My own mother was an only daughter of an affluent family in North Korea and was a refugee who fled from the Chinese Army’s invasion of ROK in a U.S. transportation ship. She is one of 10 million separated families due to the war.
The story of the movie is more than a random family’s history, it is a people’s history of overcoming [adversity] that all of ROK citizens had to suffer.
I hope this film will be a better opportunity to understand Korea and the Korean people.
We provided lunch from Subway (which is always a treat) and showed the film which is the story of a family who was separated during the evacuation of North Korea as China was invading from the North.
Since the Armistice Agreement was signed on 27 July 1953, the Demilitarized Zone (DMZ) running for 160 miles roughly along the 38th parallel from the East Sea to the Yellow Sea, has been one of the most unusual places on earth. Less than 35 miles from Seoul, the capital of the Republic of Korea (South Korea), the 2 1/2 mile wide DMZ is centered on the Military Demarcation Line (MDL), the political border, the violation of which could get you shot.
Despite the name which seems to indicate a lesser degree of militarization, the DMZ is extremely militarized with the North and South facing off eyeball to eyeball as though the war which preceded the armistice is just paused. The agreement, however, prevents either side from introducing large weapons or large numbers of troops within the DMZ, which acts as a buffer zone between the two belligerent nations, who, ironically, do not recognize each other as legitimate governments.
My visit to the DMZ was to the area known as the Joint Security Area which originally was jointly governed by North and South Korea, but after soldiers from North Korea killed 2 American officers and 4 South Korean Soldiers with axes the U.N. Soldiers were using to remove limbs from a tree which was blocking visibility between guard posts in August 1976, the MDL was established, separating the two and leaving the only area of responsibility that overlap being Panmunjeom. Panmunjeom is an 800 meter area which is most famously home to the building where the armistice was signed.
The battalion tasked with security of the area around the JSA, formally known as the United Nations Command Security Battalion, operates under the Armistice Agreement, reporting directly to United Nations Command. the UNCSB is one of the few purely joint-nation battalions composed of approximately 10% U.S. Soldiers and 90% ROK Soldiers. Together, they are responsible for monitoring the area around the JSA, protecting visitors to the area and those who work in the zone, and executing the education mission (which includes tours of the significant sites around the DMZ).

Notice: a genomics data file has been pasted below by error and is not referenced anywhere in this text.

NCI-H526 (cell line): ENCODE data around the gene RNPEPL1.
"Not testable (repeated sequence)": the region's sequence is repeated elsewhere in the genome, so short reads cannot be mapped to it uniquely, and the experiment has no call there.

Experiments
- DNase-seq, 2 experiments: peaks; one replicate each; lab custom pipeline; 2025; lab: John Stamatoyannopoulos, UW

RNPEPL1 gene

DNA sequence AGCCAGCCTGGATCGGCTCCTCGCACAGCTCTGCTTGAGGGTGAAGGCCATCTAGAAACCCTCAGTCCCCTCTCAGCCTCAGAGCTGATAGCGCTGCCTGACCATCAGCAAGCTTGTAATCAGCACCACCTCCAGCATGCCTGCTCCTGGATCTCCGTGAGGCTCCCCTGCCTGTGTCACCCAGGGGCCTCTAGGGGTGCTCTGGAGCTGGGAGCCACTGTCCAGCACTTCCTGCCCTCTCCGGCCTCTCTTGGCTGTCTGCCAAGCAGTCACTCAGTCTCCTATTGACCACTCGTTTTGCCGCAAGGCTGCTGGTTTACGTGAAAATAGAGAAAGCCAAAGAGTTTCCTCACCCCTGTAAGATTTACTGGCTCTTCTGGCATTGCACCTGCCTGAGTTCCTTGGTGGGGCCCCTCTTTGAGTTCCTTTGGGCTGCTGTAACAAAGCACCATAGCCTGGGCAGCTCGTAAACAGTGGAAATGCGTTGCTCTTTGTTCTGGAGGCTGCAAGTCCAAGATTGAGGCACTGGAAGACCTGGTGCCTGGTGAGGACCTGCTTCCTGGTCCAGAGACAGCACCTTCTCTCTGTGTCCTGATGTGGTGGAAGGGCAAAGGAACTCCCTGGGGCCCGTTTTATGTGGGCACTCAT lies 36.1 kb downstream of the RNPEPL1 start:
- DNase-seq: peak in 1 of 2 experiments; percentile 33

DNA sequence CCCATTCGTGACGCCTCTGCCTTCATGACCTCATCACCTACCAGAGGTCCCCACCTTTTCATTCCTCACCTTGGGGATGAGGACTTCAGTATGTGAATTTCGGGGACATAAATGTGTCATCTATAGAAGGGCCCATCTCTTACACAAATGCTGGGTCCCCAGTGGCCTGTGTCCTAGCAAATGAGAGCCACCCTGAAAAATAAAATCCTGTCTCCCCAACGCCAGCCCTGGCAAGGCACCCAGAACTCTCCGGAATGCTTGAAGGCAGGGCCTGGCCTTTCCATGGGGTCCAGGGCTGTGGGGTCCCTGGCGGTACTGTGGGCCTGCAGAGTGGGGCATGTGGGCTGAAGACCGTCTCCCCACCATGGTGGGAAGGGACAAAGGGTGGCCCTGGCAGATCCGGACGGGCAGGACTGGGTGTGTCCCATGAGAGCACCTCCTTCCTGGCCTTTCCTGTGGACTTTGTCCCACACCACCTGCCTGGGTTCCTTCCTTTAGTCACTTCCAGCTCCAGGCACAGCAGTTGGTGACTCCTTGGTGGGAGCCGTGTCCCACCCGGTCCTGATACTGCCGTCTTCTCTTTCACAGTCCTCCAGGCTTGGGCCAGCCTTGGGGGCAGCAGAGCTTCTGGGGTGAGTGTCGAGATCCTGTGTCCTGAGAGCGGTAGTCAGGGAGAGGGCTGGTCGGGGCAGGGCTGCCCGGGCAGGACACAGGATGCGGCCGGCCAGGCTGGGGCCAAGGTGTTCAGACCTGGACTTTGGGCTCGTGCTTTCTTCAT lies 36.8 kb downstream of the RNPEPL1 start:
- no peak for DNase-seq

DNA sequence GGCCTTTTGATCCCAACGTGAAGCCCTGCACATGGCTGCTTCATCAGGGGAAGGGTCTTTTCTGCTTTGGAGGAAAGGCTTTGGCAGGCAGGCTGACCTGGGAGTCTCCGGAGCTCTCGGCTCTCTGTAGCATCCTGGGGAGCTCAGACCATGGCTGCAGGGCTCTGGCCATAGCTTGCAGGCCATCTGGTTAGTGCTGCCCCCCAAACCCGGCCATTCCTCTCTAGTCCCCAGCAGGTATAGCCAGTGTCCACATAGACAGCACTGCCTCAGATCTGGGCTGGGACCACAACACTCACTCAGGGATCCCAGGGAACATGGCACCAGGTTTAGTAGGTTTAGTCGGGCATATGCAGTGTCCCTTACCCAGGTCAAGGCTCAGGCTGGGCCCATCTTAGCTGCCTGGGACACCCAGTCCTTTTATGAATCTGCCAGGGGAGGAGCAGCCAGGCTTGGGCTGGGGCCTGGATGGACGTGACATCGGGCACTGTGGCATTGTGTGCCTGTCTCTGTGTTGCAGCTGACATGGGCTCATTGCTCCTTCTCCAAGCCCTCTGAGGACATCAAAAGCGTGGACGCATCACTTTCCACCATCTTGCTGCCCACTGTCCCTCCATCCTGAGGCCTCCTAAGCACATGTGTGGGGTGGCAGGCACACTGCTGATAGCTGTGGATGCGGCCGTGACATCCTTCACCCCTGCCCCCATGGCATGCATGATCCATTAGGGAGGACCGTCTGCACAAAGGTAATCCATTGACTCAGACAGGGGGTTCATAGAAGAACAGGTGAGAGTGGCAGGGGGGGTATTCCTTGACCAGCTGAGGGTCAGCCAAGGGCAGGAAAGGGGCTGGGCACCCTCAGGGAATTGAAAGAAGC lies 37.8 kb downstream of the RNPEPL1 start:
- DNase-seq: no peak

North Korea has always been antaginistic toward the South and countries allied to them. For years, plans have been in the works to re-invade the South. In 1978, as a result of information received from a North Korean defector, a third infiltration tunnel was discovered. This tunnel is about a mile long and about 6 1/2 feet in diameter. Had this tunnel been used by the North for an invasion, 30,000 soldiers per hour could have traveled through it. It is said that there still could be 20 tunnels running under the DMZ which are yet to be discovered.
Near the DMZ in Peju on Mt. Dora is the Dora Observatory where onlookers can view several sites in North Korea. There are tourist binaculars available, but to take a photograph toward the North, you have to stand behind a line well behind those binaculars. Without recording what you see, you get a great view of North Korea from this observatory, though I did take a few pictures before I was told we couldn’t.
In 1953, following the signing of the Armistice Agreement, prisoners of war (POW) were exchanged over what became know as the “Bridge of No Return,” so named because once a POW returned to the North, they would not be permitted to come back to the South.
In 1976, a group of United Nations Soldiers were trimming limbs from a large tree in the DMZ which was blocking the line of site between two guard posts when they were attacked by a group of North Korean soldiers. 2 U.S. officers and 4 South Korean Soldiers were killed. Today, there is a monument near where the attack took place which was near the Bridge of No Return.